Turn left, Kezia!

Louise Wilson

For the first time in a long while, Scottish Labour is facing the potential of being further to the right than the party at UK level. Kezia Dugdale, a Lothians MSP, won the leadership election this weekend in a campaign that was hugely overshadowed by what is happening at the UK level. She won on a centrist platform, beating off only rival and fellow centrist, Ken Macintosh.

In the run-up to the announcement, both Scottish Labour leadership candidates made assurances that they would be willing to work with Jeremy Corbyn should he be elected leader. Neither appeared particularly enamoured by his politics – though Ken Macintosh did fumble an attempt to draw parallels between his campaign and Corbyn’s – but said they would respect the result. Good, it’s nice to see they recognise democracy.

It has been argued that a Corbyn win would play into the hands of Scottish people, considered as they are as more left-wing than their rUK counterparts. It could positively impact the revival of Scottish Labour in the run up to the 2016 elections, making many of those who have turned away from the party for being too right-wing reconsider. Indeed, for voters such as myself, it may convince some to opt for the Labour candidate in the constituency race where the preferred party (Green for myself) isn’t an option.

However, the Scottish faction of the party is separate enough to build some of its own policy – at least in relation to devolved issues. Herein lies the potential problem. With Kezia Dugdale at the helm, the party might not make a turn for the left in the way that UK Labour might. Whilst a Corbyn-fronted party may back renationalisation of the railways and energy sector, oppose austerity cuts being pushed through by the UK Government and campaign for the removal of Trident, Scottish Labour might not.

The party may do better in the Scottish elections if they do decide to align themselves with Corbyn (assuming he does win). But for some this might be seen as a risk, particularly in light of the talent in the SNP communications department who could quite easily turn a positive move on its head – something along the lines of “they’re copying out policies”. However, if Labour ever hopes to recover in Scotland it has to do something. If Kezia Dugdale allows the party to stagnate, sticking to the same message Labour has relied on for decades, even Corbyn might not be able to save it.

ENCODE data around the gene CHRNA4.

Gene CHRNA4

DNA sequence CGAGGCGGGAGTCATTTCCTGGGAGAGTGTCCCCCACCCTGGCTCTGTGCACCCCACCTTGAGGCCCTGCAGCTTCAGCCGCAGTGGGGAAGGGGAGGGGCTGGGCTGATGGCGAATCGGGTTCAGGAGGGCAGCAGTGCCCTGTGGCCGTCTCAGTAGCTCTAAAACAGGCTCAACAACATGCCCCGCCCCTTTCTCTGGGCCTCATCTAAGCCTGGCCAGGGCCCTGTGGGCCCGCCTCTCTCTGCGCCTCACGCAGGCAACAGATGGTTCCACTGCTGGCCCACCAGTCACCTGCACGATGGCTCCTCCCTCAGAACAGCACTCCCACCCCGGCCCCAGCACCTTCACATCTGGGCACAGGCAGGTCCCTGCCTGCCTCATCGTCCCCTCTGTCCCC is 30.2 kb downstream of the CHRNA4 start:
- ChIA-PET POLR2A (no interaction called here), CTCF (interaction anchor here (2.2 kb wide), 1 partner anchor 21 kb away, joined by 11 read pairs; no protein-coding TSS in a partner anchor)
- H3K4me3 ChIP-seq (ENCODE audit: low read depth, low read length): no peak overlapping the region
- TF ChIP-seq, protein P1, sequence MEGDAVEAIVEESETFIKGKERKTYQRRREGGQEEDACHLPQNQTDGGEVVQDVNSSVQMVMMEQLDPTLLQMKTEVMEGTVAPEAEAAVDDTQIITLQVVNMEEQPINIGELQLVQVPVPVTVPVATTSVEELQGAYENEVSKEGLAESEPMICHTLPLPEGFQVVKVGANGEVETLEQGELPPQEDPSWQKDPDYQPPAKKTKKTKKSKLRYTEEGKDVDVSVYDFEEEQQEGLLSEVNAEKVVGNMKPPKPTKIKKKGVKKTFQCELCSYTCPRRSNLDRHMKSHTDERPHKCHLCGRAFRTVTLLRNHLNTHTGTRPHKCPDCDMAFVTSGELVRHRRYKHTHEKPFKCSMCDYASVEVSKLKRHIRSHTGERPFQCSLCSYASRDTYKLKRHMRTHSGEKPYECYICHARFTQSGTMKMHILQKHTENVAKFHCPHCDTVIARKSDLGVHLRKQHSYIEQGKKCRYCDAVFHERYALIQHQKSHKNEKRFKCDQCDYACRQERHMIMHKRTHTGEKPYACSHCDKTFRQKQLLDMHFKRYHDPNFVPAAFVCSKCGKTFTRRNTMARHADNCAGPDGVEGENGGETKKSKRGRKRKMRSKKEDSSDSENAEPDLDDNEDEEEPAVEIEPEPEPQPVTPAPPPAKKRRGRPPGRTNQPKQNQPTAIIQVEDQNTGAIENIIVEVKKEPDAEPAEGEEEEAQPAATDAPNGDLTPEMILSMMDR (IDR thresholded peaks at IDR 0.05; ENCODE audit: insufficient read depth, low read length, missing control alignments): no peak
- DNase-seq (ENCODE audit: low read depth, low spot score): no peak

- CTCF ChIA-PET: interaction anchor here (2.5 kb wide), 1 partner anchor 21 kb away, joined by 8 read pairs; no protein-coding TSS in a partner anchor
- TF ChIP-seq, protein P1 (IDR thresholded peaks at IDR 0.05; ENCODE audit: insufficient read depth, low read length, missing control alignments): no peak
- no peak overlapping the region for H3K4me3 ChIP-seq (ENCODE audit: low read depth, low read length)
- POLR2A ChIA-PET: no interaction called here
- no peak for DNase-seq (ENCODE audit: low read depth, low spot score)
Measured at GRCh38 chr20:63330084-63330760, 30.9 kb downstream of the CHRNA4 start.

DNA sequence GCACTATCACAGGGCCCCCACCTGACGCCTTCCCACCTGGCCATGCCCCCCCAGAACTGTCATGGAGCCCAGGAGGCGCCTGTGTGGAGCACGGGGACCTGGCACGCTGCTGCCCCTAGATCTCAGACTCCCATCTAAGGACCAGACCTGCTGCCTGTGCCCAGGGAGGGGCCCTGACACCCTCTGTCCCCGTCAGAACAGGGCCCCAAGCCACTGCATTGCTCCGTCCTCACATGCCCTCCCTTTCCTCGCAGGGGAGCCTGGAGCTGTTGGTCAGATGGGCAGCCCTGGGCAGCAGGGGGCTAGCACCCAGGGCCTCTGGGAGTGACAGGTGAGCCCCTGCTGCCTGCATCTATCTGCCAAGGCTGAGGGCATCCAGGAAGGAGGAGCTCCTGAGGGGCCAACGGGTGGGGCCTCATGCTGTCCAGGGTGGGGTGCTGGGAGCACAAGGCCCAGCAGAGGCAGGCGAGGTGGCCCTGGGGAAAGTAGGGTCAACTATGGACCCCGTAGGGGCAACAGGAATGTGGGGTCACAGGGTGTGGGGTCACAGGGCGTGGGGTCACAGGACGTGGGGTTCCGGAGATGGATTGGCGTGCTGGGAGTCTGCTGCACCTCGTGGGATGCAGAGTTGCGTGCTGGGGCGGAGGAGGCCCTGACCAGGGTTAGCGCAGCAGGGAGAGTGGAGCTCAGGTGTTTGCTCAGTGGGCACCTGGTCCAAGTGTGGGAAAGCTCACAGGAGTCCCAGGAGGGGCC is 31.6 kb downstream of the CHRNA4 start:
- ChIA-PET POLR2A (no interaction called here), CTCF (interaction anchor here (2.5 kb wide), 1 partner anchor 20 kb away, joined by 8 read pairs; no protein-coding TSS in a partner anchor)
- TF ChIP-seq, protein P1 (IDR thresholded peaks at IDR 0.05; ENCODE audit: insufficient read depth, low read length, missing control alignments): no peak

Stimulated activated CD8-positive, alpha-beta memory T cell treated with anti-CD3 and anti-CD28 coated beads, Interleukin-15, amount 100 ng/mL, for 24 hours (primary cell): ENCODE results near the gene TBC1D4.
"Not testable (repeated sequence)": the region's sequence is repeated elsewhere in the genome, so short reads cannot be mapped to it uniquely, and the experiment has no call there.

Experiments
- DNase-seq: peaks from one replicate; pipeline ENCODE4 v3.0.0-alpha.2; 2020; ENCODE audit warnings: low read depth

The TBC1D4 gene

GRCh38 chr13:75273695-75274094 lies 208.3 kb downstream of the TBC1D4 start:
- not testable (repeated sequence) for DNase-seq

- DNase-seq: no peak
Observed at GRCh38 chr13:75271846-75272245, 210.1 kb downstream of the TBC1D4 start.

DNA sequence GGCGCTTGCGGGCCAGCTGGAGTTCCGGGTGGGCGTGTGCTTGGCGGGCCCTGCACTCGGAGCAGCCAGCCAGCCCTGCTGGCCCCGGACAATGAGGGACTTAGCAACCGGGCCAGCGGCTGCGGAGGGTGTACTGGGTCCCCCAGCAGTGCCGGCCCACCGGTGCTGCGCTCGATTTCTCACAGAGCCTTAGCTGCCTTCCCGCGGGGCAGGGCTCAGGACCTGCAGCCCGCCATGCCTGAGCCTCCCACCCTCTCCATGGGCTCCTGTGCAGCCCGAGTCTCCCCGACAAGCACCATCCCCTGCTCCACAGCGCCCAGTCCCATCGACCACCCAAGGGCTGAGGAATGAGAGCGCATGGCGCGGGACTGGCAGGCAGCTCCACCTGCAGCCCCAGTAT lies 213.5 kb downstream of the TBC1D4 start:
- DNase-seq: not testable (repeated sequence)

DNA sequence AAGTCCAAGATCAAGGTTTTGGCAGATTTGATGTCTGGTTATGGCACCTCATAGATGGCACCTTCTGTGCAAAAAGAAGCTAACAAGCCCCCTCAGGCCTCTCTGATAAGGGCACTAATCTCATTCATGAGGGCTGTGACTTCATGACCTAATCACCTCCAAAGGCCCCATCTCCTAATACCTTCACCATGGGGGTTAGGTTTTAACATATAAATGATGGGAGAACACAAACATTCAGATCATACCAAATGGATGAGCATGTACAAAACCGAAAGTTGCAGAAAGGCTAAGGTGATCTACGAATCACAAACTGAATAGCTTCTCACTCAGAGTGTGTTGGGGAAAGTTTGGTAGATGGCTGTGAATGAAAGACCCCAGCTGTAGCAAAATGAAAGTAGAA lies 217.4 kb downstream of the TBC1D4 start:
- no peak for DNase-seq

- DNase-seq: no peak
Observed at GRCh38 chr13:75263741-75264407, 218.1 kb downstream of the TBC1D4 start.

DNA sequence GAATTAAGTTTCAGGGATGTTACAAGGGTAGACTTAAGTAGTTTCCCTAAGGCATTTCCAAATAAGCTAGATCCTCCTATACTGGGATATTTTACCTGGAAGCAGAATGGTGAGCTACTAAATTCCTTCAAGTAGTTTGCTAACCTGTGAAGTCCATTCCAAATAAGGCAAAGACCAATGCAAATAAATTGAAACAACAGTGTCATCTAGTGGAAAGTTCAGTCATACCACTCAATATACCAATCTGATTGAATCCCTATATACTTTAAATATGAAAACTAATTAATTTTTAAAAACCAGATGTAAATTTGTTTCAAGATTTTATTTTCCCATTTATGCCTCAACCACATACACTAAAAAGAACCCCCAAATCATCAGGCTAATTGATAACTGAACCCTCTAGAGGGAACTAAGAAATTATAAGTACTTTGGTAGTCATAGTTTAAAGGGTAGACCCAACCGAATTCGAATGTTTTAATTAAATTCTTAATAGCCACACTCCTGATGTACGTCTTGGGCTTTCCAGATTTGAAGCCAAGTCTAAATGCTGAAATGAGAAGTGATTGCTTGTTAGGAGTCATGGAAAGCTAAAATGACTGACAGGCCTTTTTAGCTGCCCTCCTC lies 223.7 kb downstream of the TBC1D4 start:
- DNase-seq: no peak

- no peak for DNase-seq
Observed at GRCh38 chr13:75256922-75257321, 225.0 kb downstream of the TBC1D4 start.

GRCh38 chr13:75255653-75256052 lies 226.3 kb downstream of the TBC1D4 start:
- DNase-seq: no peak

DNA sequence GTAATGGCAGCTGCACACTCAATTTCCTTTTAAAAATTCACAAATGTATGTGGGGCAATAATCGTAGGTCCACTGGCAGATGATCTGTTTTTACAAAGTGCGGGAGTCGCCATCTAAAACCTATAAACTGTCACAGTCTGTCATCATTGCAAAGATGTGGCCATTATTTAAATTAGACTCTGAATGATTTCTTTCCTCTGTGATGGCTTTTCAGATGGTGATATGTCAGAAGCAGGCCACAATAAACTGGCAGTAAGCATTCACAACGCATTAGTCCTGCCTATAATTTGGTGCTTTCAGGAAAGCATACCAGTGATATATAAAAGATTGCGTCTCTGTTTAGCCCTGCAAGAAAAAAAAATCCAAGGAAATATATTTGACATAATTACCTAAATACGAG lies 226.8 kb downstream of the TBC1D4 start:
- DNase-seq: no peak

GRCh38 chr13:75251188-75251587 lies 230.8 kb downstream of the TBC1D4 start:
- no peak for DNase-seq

Parallels have been drawn between the left that has come out of the woodwork to support Corbyn and dominance of left-wing ideology in Scotland since the referendum. Indeed, whether you like the SNP or not, one must observe the incredible fact that they made such major gains in the election from a leftist platform. Until now, this seemed an impossibility for rUK – but the unexpected support for Corbyn has made many in Scotland sit up and realise not everyone in Labour stands so close to the Conservatives. Liz Kendall, dubbed the Tory-lite candidate, is expected to come fourth by quite a considerable margin.

But the new Scottish leader should be a warning that not all is fixed. Whilst Kezia Dugdale doesn’t have as many New Labour tendencies as her predecessor, Jim Murphy, she is far enough from Corbyn to make a distinct difference in policy ideas. It is worth noting the new deputy leader, Alex Rowley, is considered on the left of the party – having spoken out against some of Labour’s policies recently, even resigning from the Shadow Cabinet in protest. Dugdale would be wise to take to advice from Rowley if she wants to see her party recover. Let us hope she doesn’t draw a line in the sand between Scottish Labour and ‘Corbynomics’.

If you like what you read please check out some of our other articles.  If you don’t like what you read please give your own perspective and contribute! As a new venture we are always looking for talented writers with something to say about Scots politics and culture. Aand if you have never written before, give it a try. Please contact scotsperspective@gmail.com or message our Facebook page.


Leave a Reply

Fill in your details below or click an icon to log in:

WordPress.com Logo

You are commenting using your WordPress.com account. Log Out /  Change )

Google photo

You are commenting using your Google account. Log Out /  Change )

Twitter picture

You are commenting using your Twitter account. Log Out /  Change )

Facebook photo

You are commenting using your Facebook account. Log Out /  Change )

Connecting to %s